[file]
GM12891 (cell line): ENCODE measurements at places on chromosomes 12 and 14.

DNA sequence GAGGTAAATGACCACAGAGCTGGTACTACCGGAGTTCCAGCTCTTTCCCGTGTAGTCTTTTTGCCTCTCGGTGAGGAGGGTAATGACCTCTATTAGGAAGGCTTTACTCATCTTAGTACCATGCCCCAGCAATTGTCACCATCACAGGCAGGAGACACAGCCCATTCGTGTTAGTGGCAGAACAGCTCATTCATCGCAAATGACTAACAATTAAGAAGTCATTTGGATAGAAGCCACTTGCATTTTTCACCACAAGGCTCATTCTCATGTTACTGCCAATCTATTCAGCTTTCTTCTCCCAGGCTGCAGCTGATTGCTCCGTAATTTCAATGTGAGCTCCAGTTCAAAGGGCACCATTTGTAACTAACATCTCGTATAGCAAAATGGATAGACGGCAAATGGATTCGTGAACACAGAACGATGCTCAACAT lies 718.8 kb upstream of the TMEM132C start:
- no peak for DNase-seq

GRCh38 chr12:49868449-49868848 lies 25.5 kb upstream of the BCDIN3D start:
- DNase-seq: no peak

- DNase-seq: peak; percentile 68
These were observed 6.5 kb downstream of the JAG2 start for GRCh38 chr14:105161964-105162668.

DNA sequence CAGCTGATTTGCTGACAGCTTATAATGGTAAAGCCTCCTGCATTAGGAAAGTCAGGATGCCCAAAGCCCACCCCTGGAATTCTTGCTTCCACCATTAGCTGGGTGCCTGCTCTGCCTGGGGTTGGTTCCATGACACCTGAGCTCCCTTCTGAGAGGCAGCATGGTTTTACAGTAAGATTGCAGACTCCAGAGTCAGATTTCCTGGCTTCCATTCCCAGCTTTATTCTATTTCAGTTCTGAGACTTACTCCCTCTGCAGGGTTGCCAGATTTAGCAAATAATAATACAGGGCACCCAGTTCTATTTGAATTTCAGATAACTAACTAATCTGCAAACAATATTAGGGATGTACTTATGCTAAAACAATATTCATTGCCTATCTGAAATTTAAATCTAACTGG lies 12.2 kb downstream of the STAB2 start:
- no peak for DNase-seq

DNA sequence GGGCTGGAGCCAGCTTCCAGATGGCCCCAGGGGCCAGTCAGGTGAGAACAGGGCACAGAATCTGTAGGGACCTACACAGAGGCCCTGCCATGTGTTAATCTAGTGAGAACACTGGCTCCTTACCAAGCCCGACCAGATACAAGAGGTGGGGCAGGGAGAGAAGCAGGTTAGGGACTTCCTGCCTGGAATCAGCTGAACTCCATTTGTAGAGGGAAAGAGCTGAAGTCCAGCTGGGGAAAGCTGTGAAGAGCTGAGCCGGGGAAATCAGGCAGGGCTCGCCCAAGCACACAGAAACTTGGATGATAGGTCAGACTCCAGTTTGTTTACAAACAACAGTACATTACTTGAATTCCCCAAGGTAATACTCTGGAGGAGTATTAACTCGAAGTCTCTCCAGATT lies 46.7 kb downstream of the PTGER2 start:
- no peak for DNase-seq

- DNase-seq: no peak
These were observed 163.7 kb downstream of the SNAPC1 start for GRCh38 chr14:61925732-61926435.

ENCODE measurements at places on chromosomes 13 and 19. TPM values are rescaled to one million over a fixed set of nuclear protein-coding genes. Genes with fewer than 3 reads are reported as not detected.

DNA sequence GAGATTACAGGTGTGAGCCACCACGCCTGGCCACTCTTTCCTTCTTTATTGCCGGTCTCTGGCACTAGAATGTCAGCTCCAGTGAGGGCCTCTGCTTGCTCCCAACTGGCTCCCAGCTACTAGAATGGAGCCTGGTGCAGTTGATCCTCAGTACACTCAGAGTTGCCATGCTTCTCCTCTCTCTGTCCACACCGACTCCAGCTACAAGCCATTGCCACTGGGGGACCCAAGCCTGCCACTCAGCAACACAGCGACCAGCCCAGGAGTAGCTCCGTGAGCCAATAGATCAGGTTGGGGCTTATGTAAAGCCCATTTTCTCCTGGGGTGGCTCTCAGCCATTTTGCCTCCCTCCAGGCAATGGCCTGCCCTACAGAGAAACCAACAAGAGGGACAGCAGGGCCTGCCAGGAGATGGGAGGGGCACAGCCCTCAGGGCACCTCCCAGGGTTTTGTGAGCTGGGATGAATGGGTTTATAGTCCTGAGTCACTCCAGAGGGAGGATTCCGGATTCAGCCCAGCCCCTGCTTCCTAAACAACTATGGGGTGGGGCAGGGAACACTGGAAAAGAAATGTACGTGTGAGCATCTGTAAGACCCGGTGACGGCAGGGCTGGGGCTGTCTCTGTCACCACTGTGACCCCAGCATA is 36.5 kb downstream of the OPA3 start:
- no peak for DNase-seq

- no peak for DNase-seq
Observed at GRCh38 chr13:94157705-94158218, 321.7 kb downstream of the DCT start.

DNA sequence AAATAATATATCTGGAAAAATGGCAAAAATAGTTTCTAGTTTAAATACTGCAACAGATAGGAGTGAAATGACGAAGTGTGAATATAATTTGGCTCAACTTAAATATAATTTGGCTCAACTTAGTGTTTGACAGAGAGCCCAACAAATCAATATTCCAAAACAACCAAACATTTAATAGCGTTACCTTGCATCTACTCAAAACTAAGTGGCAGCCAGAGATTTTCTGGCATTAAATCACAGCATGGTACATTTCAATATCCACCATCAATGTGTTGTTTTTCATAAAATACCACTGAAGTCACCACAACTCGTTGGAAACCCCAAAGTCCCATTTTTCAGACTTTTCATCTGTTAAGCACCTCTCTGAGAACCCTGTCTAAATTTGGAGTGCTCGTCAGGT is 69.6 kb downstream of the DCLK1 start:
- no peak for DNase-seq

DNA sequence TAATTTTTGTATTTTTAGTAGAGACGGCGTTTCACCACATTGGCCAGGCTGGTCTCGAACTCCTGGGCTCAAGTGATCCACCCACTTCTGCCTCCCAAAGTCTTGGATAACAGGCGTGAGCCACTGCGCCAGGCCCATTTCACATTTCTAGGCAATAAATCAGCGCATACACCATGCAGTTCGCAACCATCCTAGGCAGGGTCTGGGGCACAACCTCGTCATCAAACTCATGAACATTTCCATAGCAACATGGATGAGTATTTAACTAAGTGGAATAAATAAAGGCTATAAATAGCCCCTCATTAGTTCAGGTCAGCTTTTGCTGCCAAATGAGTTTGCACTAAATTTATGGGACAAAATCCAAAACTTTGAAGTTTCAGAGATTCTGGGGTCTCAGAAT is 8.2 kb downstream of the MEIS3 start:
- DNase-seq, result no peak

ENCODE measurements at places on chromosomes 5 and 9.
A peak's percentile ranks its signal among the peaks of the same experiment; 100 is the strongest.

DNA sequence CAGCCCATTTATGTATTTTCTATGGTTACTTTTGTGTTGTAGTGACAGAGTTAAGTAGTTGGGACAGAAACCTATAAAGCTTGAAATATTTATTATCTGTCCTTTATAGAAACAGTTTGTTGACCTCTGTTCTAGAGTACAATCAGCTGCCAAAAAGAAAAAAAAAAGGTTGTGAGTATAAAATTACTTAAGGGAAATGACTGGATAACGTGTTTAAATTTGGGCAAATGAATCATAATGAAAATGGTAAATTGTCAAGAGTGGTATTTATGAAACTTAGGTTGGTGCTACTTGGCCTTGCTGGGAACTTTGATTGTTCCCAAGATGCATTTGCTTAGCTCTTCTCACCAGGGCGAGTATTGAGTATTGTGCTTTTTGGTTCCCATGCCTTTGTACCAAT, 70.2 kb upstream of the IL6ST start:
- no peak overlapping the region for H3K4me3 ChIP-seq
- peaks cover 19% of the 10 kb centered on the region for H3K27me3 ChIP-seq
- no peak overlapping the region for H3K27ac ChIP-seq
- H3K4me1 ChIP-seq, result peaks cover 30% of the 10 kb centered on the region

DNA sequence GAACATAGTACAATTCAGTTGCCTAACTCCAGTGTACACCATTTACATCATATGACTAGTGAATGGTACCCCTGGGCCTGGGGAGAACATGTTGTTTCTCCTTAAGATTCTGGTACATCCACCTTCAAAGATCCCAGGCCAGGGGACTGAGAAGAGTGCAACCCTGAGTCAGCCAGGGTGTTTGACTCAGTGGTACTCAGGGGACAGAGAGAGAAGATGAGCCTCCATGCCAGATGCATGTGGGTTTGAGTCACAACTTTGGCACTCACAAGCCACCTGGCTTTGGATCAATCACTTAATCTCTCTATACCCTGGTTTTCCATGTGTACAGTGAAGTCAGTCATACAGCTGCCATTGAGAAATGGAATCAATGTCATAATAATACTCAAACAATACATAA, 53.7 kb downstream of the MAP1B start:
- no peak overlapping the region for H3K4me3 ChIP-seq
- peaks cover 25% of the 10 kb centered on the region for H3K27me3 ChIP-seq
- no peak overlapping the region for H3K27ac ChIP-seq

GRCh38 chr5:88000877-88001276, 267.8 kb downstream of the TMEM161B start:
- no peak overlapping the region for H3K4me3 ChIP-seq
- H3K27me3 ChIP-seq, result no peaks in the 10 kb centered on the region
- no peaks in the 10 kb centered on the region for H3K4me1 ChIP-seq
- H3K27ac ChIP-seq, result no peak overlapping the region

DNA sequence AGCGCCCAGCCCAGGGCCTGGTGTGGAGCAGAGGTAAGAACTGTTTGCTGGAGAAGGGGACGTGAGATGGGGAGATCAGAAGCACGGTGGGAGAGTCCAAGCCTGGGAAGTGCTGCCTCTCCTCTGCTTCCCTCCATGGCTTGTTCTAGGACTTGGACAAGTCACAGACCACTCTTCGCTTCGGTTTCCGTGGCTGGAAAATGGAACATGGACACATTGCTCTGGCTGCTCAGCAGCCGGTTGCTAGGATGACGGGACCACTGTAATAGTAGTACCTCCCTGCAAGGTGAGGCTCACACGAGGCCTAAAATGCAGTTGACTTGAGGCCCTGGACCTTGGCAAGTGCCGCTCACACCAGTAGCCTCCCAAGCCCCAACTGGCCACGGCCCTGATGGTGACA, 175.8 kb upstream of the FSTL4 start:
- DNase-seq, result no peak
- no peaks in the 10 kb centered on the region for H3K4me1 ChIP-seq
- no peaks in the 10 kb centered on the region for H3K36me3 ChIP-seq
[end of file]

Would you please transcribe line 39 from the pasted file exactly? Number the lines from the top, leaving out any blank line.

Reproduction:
DNA sequence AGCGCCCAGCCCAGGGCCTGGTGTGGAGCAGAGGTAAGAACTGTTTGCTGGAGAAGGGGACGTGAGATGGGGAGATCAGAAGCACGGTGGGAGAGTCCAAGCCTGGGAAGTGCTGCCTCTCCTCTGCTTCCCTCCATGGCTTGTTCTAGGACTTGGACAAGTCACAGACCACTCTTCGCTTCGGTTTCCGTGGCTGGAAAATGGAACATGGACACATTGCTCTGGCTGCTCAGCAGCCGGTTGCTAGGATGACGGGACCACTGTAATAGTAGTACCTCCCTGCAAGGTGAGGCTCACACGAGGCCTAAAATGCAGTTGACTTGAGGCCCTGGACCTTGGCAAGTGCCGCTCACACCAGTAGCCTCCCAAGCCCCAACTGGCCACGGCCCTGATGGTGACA, 175.8 kb upstream of the FSTL4 start: